The company wants to resume testing of its driverless fleet.
Despite one of its self-driving prototypes being involved in a fatal crash recently, Uber is pushing ahead with the development of autonomous car technology.
Last month, a 49-year-old woman was killed when a self-driving Volvo Uber prototype struck her in Arizona. The incident put a halt to testing of the ride-sharing company's tech and raised question marks over the safety and viability of self-driving cars, but Uber CEO Dara Khosrowshahi insists the company will continue to work on the technology. "We believe in it," he said. "Autonomous [vehicles] at maturity will be safer."
The company is currently dealing with the incident "very seriously" and assisting the The National Highway Traffic Safety Administration with its investigations. "They are a neutral party," said Khosrowshahi. "They understand this. We'll figure out what we do afterwards," he added, giving nothing away about when Uber would resume its autonomous car testing.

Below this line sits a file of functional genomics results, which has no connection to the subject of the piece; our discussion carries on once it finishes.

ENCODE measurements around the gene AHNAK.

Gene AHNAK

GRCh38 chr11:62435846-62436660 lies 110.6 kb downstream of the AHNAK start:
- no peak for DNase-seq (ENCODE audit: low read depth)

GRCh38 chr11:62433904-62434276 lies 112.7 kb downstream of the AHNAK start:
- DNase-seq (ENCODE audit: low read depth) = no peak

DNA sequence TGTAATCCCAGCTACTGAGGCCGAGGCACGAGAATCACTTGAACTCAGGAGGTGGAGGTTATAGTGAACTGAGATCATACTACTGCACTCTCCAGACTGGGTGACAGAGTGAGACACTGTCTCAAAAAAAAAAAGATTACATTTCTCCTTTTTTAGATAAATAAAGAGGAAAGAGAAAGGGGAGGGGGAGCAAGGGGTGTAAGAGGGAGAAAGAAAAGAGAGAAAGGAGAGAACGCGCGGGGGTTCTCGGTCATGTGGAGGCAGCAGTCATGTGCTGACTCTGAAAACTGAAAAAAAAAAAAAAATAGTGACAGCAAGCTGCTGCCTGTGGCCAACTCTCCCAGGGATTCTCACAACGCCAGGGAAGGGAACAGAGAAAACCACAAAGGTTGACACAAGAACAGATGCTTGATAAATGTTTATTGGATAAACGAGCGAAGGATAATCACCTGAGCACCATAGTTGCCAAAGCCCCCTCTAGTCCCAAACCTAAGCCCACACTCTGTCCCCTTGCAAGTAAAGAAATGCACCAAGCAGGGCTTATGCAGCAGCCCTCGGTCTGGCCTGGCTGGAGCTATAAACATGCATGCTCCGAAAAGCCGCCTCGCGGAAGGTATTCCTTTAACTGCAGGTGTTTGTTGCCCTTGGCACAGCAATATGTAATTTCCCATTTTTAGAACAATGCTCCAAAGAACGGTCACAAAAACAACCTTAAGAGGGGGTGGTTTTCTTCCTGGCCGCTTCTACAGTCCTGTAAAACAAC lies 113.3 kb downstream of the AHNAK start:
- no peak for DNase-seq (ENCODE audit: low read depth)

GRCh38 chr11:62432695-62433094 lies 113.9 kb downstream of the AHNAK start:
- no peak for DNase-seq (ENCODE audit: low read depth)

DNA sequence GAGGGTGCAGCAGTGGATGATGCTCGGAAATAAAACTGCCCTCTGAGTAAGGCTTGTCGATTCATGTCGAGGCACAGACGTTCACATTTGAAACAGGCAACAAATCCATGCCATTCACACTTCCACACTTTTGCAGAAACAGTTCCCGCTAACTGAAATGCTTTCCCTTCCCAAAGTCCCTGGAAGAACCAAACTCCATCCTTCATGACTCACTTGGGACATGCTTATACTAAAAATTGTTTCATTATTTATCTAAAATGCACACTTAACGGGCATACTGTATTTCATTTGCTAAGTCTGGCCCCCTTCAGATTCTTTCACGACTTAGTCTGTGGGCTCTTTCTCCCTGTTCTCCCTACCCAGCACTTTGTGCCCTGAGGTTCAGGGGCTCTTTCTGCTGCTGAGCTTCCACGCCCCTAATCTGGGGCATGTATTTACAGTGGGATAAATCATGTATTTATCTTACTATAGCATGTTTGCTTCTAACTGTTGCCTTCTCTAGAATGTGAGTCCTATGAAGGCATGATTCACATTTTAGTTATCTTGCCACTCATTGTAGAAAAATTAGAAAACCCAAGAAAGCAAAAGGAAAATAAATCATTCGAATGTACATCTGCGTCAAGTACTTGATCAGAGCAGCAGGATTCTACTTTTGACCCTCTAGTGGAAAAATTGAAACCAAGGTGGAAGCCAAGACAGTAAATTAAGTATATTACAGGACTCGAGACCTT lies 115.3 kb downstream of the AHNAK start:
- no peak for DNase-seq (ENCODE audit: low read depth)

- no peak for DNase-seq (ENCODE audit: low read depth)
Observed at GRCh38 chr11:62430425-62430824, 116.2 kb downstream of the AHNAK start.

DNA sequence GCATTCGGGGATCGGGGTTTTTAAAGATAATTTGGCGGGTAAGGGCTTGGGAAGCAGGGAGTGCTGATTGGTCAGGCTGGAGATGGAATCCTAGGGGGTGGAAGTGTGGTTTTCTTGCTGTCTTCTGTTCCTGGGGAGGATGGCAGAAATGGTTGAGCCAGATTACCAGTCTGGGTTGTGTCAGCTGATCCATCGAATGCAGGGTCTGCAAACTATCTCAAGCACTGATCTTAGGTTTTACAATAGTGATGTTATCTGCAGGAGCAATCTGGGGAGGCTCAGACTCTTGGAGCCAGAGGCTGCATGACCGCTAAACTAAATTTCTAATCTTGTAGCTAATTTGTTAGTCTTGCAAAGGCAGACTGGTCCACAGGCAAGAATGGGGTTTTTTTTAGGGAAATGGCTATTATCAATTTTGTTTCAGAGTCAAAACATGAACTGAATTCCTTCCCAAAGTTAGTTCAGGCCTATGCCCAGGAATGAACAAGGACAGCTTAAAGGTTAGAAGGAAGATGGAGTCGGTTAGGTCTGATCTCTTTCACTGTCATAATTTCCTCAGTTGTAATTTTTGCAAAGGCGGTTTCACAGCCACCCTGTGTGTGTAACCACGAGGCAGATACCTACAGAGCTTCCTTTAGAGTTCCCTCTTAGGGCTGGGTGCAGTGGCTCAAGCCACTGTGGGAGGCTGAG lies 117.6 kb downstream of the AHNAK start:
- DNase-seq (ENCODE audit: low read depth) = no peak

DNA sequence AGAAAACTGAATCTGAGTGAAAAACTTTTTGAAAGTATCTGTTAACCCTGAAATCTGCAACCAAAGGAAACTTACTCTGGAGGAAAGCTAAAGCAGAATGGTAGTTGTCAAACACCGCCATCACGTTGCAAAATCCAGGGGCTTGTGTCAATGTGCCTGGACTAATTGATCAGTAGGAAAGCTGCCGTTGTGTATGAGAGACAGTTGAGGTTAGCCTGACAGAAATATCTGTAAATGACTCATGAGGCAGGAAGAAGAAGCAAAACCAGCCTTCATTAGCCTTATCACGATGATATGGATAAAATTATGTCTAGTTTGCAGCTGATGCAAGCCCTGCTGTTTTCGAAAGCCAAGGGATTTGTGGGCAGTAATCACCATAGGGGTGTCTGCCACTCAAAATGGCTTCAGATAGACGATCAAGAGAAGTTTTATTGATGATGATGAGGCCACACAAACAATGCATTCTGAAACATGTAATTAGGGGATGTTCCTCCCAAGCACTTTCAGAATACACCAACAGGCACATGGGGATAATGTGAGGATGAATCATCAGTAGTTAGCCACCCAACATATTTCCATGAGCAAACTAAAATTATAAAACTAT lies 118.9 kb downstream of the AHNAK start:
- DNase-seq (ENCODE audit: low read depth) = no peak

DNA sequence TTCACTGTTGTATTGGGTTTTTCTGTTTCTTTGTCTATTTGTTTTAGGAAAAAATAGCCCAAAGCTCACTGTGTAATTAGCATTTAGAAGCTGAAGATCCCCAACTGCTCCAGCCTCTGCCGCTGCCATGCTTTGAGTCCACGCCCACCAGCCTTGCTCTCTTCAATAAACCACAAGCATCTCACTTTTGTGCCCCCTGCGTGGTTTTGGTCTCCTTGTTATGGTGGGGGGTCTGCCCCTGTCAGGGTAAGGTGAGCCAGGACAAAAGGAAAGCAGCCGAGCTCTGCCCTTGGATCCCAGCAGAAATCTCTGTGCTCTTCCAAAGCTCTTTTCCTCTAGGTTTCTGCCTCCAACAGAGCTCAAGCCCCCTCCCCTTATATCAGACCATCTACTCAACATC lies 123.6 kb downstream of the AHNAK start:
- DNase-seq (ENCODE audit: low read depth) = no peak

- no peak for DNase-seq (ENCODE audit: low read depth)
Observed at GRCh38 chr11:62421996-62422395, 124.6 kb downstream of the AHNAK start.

In the meantime, Uber's licence to test self-driving cars in Arizona has been suspended. The state had been a key hub for the company's autonomous tech testing, with half of the company's 200 self-driving test cars and hundreds of staff based in the area.
Arizona governor Doug Ducey last month called the incident "disturbing and alarming," branding the crash "an unquestionable failure."
Uber had previously signed a development deal with Volvo, which will see the two parties produce self-driving cars on the Swedish manufacturer's fully modular scalable product architecture (SPA), that is currently used on Volvo's 90 series cars as well as on the new XC60 SUV. "Tens of thousands" of cars with autonomous capabilities between are expected to be produced and delivered by the partnership between 2019 and 2021.